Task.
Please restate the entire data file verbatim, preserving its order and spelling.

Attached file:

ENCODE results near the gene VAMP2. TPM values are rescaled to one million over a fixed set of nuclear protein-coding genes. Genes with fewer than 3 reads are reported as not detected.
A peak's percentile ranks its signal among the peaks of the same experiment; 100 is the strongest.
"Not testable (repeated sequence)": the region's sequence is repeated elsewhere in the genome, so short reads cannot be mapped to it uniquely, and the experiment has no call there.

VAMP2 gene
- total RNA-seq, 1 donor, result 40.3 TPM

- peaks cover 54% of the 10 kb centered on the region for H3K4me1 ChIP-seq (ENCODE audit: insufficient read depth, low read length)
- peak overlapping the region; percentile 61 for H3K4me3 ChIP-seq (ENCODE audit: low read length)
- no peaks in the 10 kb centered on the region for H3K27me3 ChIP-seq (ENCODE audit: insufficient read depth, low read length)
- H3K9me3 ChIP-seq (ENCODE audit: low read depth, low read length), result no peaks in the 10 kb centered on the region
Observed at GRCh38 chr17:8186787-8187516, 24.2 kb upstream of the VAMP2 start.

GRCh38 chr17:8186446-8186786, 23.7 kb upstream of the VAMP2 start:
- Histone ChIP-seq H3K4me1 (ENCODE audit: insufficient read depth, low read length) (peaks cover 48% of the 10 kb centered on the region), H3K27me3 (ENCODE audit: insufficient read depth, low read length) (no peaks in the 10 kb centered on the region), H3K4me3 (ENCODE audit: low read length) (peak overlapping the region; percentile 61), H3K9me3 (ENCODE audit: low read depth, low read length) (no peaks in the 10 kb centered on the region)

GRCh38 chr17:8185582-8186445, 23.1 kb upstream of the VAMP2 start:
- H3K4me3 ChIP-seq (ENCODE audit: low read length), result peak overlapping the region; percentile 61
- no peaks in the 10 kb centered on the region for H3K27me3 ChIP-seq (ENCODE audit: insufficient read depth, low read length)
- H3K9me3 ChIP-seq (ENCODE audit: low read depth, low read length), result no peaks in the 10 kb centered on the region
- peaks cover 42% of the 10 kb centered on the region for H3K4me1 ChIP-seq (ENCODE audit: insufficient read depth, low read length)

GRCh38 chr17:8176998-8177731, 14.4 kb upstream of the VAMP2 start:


ENCODE results near the gene VAMP2. TPM values are rescaled to one million over a fixed set of nuclear protein-coding genes. Genes with fewer than 3 reads are reported as not detected.
A peak's percentile ranks its signal among the peaks of the same experiment; 100 is the strongest.
"Not testable (repeated sequence)": the region's sequence is repeated elsewhere in the genome, so short reads cannot be mapped to it uniquely, and the experiment has no call there.

VAMP2 gene
- total RNA-seq, 1 donor, result 40.3 TPM

- peaks cover 54% of the 10 kb centered on the region for H3K4me1 ChIP-seq (ENCODE audit: insufficient read depth, low read length)
- peak overlapping the region; percentile 61 for H3K4me3 ChIP-seq (ENCODE audit: low read length)
- no peaks in the 10 kb centered on the region for H3K27me3 ChIP-seq (ENCODE audit: insufficient read depth, low read length)
- H3K9me3 ChIP-seq (ENCODE audit: low read depth, low read length), result no peaks in the 10 kb centered on the region
Observed at GRCh38 chr17:8186787-8187516, 24.2 kb upstream of the VAMP2 start.

GRCh38 chr17:8186446-8186786, 23.7 kb upstream of the VAMP2 start:
- Histone ChIP-seq H3K4me1 (ENCODE audit: insufficient read depth, low read length) (peaks cover 48% of the 10 kb centered on the region), H3K27me3 (ENCODE audit: insufficient read depth, low read length) (no peaks in the 10 kb centered on the region), H3K4me3 (ENCODE audit: low read length) (peak overlapping the region; percentile 61), H3K9me3 (ENCODE audit: low read depth, low read length) (no peaks in the 10 kb centered on the region)

GRCh38 chr17:8185582-8186445, 23.1 kb upstream of the VAMP2 start:
- H3K4me3 ChIP-seq (ENCODE audit: low read length), result peak overlapping the region; percentile 61
- no peaks in the 10 kb centered on the region for H3K27me3 ChIP-seq (ENCODE audit: insufficient read depth, low read length)
- H3K9me3 ChIP-seq (ENCODE audit: low read depth, low read length), result no peaks in the 10 kb centered on the region
- peaks cover 42% of the 10 kb centered on the region for H3K4me1 ChIP-seq (ENCODE audit: insufficient read depth, low read length)

GRCh38 chr17:8176998-8177731, 14.4 kb upstream of the VAMP2 start: